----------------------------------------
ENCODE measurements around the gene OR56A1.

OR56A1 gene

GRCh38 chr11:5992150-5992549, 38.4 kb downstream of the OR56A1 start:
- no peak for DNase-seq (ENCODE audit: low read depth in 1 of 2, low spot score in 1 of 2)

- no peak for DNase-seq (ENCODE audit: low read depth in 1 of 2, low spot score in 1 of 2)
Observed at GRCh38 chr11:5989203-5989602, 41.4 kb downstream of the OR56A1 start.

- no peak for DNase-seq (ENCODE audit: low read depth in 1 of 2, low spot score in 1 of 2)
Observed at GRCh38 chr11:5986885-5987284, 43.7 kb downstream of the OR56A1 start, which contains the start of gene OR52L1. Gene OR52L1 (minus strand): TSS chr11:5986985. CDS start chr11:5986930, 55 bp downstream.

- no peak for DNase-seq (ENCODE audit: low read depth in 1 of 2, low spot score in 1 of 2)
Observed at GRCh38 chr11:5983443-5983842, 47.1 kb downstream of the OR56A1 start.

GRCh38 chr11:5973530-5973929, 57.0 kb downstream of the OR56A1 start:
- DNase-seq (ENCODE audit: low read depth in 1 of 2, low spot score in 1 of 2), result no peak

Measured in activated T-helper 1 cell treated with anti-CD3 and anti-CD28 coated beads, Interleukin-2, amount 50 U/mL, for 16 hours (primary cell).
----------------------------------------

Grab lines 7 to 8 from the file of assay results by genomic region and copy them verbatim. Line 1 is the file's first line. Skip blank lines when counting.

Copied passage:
- no peak for DNase-seq (ENCODE audit: low read depth in 1 of 2, low spot score in 1 of 2)
Observed at GRCh38 chr11:5986885-5987284, 43.7 kb downstream of the OR56A1 start, which contains the start of gene OR52L1. Gene OR52L1 (minus strand): TSS chr11:5986985. CDS start chr11:5986930, 55 bp downstream.